The remaining seven European military observers held by pro-Russian separatists in the eastern Ukrainian town of Slovyansk have been freed.
Reports say five Ukrainians with them have also been released.
“We can now confirm the release of the military observers,” said a spokeswoman for the OSCE, under whose auspices the military verification officers led by German defence ministry staff were in Ukraine, at Ukraine’s request.
The news was first announced by Russia’s envoy to the town. Vladimir Lukin said all those on his list had been freed.
The Council of Europe said the observers would be handed over by Lukin to its Secretary General Thorbjørn Jagland.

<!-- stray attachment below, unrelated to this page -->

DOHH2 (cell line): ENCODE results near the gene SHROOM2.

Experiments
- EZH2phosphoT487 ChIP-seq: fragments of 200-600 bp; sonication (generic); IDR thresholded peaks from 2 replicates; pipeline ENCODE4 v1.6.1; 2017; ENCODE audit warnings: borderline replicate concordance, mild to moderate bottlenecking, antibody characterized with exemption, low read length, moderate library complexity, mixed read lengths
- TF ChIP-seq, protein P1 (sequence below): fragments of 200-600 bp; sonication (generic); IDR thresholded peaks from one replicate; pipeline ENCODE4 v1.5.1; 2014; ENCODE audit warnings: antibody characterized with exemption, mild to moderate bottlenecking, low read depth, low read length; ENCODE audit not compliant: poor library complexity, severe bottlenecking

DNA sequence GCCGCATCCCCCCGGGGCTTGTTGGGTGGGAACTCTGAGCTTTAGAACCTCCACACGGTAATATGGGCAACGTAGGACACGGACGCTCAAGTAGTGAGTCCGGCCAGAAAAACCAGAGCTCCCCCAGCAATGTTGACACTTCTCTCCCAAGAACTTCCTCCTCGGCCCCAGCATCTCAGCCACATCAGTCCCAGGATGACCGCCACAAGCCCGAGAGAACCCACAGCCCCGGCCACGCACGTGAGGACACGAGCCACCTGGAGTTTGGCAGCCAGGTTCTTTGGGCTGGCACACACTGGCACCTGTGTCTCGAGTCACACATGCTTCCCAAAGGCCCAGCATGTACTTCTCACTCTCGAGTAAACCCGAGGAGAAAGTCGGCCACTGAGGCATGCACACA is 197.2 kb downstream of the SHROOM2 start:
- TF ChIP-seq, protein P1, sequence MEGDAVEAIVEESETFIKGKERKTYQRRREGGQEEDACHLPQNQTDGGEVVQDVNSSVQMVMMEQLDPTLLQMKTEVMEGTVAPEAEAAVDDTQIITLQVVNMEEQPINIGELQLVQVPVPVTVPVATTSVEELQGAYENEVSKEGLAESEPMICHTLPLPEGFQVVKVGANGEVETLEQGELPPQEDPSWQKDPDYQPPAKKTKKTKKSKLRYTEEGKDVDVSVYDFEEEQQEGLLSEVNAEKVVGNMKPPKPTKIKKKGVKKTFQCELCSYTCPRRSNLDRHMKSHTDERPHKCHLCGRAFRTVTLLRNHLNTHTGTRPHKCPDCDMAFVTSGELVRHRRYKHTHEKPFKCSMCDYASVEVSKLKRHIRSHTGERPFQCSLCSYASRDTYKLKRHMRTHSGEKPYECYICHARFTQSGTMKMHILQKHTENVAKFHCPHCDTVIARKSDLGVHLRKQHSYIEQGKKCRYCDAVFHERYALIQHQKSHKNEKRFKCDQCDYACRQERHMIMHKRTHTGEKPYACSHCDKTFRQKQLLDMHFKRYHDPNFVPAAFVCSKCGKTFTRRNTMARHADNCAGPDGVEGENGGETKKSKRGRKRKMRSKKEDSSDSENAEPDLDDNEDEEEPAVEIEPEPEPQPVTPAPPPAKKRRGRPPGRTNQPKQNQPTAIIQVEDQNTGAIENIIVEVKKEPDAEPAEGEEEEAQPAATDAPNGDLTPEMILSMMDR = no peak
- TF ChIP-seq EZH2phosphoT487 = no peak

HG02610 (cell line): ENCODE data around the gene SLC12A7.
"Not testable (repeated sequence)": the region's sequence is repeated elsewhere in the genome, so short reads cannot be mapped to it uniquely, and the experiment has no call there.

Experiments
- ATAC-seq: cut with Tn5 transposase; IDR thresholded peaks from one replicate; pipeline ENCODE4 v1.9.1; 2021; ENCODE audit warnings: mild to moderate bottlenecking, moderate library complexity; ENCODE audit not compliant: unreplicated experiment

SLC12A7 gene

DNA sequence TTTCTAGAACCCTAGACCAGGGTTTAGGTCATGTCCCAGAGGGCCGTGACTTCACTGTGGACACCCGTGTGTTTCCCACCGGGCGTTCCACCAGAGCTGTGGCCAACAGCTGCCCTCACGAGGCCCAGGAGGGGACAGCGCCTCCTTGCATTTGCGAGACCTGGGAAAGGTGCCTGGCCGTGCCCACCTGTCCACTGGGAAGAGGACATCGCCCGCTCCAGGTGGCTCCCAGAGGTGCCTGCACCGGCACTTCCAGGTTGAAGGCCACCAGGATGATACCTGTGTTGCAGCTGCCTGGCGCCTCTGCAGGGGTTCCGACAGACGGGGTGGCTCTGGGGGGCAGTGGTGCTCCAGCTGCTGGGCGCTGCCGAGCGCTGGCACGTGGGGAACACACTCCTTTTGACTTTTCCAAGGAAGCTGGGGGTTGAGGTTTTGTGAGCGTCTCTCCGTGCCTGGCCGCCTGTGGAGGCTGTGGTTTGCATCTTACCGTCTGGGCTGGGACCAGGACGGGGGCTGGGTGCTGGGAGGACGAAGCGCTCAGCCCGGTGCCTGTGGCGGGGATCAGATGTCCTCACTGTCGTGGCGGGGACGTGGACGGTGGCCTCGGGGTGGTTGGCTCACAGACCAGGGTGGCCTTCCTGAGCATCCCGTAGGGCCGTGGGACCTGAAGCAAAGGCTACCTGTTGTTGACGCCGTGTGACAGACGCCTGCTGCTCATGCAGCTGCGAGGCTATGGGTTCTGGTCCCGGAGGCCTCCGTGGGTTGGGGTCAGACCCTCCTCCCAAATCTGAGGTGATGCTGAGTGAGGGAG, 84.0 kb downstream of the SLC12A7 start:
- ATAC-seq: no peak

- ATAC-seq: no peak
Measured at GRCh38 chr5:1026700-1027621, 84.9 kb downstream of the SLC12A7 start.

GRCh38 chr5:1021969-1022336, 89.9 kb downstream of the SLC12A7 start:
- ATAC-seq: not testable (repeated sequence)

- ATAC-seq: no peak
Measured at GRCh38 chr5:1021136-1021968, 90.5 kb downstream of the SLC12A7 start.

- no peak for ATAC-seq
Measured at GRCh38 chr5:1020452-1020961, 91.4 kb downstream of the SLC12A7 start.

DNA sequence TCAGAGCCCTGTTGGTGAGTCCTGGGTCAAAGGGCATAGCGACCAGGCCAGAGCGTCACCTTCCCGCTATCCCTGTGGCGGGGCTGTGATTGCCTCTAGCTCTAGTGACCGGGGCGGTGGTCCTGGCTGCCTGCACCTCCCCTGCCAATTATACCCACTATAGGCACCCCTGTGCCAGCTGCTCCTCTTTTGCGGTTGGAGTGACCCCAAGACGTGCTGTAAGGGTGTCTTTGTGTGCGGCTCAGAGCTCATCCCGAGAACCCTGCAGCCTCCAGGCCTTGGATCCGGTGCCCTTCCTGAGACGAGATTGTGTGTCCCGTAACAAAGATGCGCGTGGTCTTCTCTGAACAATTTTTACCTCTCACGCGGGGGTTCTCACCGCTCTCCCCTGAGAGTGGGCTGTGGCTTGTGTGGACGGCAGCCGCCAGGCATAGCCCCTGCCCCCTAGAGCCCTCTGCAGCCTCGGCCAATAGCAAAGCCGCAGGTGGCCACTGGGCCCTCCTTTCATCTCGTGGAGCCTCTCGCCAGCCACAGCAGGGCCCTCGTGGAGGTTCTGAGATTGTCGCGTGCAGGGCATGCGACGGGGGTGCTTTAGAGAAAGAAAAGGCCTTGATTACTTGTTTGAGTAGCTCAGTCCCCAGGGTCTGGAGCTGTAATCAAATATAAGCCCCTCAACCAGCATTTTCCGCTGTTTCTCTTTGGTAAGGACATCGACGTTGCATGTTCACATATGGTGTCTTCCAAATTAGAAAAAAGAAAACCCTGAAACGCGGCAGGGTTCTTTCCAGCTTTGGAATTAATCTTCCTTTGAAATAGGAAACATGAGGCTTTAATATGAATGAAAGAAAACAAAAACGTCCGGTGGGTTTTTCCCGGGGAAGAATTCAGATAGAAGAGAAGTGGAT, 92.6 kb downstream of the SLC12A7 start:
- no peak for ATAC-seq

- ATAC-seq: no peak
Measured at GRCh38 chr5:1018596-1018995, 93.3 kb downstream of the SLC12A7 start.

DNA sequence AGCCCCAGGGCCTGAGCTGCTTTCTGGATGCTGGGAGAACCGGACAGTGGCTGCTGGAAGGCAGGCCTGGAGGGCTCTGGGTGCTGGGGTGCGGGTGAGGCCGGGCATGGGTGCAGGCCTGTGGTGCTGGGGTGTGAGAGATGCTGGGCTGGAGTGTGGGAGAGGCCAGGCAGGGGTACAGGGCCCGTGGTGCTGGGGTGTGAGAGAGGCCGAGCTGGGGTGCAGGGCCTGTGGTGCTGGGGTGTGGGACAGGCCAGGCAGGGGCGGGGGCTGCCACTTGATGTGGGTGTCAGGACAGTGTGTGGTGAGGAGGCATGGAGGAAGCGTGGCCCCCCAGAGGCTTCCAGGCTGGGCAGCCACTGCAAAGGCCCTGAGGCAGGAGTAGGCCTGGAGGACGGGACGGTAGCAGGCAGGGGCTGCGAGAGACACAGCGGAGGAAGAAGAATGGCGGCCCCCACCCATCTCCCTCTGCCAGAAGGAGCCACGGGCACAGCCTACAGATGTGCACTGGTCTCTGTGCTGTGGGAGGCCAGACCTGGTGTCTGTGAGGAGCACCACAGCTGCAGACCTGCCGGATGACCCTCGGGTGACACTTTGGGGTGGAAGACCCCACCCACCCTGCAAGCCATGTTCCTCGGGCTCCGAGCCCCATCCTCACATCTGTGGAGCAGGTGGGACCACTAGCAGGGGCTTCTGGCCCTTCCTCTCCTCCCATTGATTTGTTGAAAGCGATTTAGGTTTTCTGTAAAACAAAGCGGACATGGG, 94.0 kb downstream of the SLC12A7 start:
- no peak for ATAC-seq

The pro-Russian self-declared mayor of Slovyansk said there were no conditions attached, adding that the group from the OSCE had been his “guests”. Vyacheslav Ponomaryov said the move was voluntary and made to coincide with his birthday.
A Swedish monitor suffering from health problems was let go earlier.
The observers, including four Germans, were abducted by pro-Russian separatists a week ago and accused of spying.
German Chancellor Angela Merkel had said that their release would ease tensions in the region.
Their abduction was one of the reasons cited by the Ukrainian government for its new military offensive against separatists in the east.
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